Both sun and moisture work against the exterior finishes of buildings. With a wide choice of materials from which to choose, stucco was the design choice of material to apply over the CMU and concrete structure due to its vernacular history, compatibility, and skilled tradesmen labor pool. Stucco can be painted with basically three types of paint—acrylic, elastomeric, and masonry. An acrylic paint has a high permeability rate, allowing it to dry the quickest, stretch, and prevent bubbles from forming under the surface. An elastomeric paint is thicker, and while applied as a liquid, it dries as a layer of rubber. It bridges cracks in the wall and is the most waterproof choice. Masonry paint is specifically designed to bond to masonry surfaces like stucco (and stone and brick) but is limited in color choices. A high-build, premium acrylic latex paint system was specified for this project, which combines the benefits of the acrylic and elastomeric paints. Application of primer and finish coats to the manufacturer’s specified mil-thickness provided a flexible, easily cleanable surface with superior weather resistance to wind-driven rain, mildew and organic growth, and is extremely durable in color retention.
Exterior envelop leakage failure occurs primarily at intersections of differing materials. Detailing of the union of these materials is important, but choice of product and proper installation of materials are tantamount to success. Field built mockups of the most susceptible joints were conducted, integrating and testing different materials such as the cold-fluid applied waterproofing, aluminum frame windows, paint finishes, and backer—rods and sealants to ensure proper adhesion and performance.
Challenges of evacuation
The owner is an established but growing continuing care retirement community (CCCR) campus of approximately 2500 residents occupying 283 ha (700 acres) situated along the Caloosahatchee River near Sanibel Island and Ft. Myers Beach. The site is in a coastal high hazard area. They have six independent living facilities (ILF), three assisted living facilities (ALF), one skilled nursing facility (SNF), and one hurricane shelter (parking garage).
The owner has historically provided an onsite, single-building hurricane shelter option for residents during state or county issued evacuation orders. This option utilized a two-level parking structure, designed for 322 km/h (200 mph) winds, but located only at the Category 2 flood elevation. It was outfitted with shutters to close off all exterior openings. Artificial lights, no windows, exposed concrete floors, and access to minimal restroom facilities… not the ideal place to spend 24-hours much less three or more days. In addition, there are numerous logistical issues with transferring residents from existing living places throughout this 283-ha (700-acre) CCRC to this shelter.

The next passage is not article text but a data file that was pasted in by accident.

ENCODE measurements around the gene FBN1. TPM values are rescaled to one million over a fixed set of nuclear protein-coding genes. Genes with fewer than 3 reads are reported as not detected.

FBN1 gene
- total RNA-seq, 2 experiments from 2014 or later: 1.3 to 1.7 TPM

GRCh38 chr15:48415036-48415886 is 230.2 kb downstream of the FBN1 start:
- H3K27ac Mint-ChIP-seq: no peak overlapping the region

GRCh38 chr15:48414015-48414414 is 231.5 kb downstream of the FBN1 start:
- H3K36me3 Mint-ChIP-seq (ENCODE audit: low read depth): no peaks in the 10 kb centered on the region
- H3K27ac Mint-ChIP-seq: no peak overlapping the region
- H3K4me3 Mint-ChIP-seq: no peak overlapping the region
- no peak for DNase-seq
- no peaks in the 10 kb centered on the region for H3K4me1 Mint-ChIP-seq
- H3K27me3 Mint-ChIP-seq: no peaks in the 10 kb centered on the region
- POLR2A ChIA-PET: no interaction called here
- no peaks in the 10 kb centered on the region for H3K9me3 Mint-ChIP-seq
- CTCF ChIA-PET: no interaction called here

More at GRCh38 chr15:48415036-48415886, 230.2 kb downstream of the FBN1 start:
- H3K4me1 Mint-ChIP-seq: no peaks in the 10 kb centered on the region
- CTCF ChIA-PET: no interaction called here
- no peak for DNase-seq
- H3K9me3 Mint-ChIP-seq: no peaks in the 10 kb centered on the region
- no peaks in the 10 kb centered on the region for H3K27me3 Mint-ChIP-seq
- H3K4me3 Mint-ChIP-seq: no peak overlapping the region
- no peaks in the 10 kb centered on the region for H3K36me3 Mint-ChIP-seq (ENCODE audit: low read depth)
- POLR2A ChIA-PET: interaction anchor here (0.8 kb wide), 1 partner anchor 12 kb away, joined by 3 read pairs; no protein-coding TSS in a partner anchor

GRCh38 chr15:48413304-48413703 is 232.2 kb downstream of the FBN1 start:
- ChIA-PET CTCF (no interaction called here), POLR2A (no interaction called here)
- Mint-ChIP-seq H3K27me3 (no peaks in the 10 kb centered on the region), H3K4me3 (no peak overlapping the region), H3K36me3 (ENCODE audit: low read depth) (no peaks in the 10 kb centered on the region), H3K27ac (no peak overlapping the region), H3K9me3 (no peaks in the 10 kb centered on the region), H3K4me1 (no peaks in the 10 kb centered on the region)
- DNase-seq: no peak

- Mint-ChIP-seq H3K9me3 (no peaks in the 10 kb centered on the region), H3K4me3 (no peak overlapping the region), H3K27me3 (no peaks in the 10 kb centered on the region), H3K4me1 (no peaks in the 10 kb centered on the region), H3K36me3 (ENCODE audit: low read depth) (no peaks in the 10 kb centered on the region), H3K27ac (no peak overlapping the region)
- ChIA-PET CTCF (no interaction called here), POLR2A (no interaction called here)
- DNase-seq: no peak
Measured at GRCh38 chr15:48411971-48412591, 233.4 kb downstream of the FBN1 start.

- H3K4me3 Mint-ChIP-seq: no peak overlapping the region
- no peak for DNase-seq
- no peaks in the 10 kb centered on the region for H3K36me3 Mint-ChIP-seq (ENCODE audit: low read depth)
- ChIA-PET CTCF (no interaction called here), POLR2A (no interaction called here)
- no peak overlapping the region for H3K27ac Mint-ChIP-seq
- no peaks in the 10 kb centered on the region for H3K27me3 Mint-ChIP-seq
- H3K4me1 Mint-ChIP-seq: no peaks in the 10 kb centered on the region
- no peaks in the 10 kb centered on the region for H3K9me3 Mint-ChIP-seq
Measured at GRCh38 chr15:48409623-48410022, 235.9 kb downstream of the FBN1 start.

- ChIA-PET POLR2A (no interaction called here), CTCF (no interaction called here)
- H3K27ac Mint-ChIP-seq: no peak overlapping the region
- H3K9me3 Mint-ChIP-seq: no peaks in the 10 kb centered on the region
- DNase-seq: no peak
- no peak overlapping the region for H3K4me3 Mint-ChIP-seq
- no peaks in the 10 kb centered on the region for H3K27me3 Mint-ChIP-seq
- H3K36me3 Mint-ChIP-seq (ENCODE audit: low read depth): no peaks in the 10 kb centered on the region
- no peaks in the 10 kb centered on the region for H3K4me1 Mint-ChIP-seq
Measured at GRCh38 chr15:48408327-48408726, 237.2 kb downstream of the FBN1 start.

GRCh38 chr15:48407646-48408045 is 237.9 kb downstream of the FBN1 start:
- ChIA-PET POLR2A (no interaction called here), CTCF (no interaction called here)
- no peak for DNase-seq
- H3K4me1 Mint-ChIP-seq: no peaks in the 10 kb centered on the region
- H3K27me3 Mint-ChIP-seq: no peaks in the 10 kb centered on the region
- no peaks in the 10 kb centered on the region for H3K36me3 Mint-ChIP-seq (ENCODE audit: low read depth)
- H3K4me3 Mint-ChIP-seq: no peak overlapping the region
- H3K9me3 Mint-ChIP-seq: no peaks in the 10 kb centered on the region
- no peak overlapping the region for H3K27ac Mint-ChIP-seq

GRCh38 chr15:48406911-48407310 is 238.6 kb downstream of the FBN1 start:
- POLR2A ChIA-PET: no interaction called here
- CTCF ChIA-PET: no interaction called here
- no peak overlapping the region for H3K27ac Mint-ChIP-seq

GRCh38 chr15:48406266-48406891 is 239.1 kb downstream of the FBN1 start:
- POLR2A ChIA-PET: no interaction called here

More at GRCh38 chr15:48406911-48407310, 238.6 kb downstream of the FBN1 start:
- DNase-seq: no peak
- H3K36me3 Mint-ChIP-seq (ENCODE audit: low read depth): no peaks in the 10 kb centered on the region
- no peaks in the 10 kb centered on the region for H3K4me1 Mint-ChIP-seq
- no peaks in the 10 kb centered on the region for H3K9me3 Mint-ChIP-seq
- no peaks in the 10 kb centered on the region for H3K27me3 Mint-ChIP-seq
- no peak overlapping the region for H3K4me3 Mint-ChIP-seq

The broader Lee County community has 20 storm shelters (six are FEMA approved), mostly schools, and serves a population of more than 800,000 people. Not all shelters, though, are opened during events—the decision being based upon the severity of the storm event. In 2017, Hurricane Irma (with a 10-15 storm surge prediction) forced more than 34,000 people and 1000 pets to seek shelter, and 14 buildings were opened. A more difficult task is the ability to staff, open, and prepare these shelters—the County maintains a list of about 200 volunteers, the Red Cross has about 400 volunteers, and the schools typically have volunteers.
In consultation with County AHJ authorities, the Campus developed a Community Emergency Management Plan (CEMP) which included a fall-back, defend-in-place strategy which outlined procedures for safely sheltering residents on campus. While not prohibiting Group II Health Care Facilities from being located inside High Hazard Coastal areas, it is the local County Emergency Management Authorities preference that if they are, they be constructed essentially to meet FEMA Hurricane shelter requirements. These requirements include. among other items (described below), designing to 322 km/h (200 mph) or higher wind speeds and elevation of the structure to Cat 5 storm surge levels. Ultimately, they agreed to approving the CEMP for a Defend-in Place structure designed to the current County Zoning wind speed requirements (290 km/h [180 mph]) and elevated above the Building Code referenced storm surge (SLOSH) height elevations (CAT 1 for MOB, CAT 3 for SNF), as this would equal or be in excess of currently existing onsite facilities as well as offsite community option standards.
SNF as a Shelter with full Electrical power backup and Emergency Access
The SNF portion of the facility (floors 2 through 6) was designed as a defend-in-place building, to remain occupied and fully operational during weather event emergencies. Air conditioning, ventilation, vertical transportation, food service equipment, electrical lighting and power, and nurse call/IT/communication systems are fully backed up by generators sized at 400kW (natural gas for the MOB) and twin 1000kW (diesel fuel source for the SNF). The SNF generators are required by the FBC to have a 96-hour fuel supply backup power. Each generator has a ‘belly’ tank under the generator to hold the fuel supply. The requirement assumes full electrical load use during this period. Operating at a reduced load capacity, which is a more likely scenario, would allow the generator fuel supply to last seven to nine days, more than the five days requested by the Emergency Management Authority.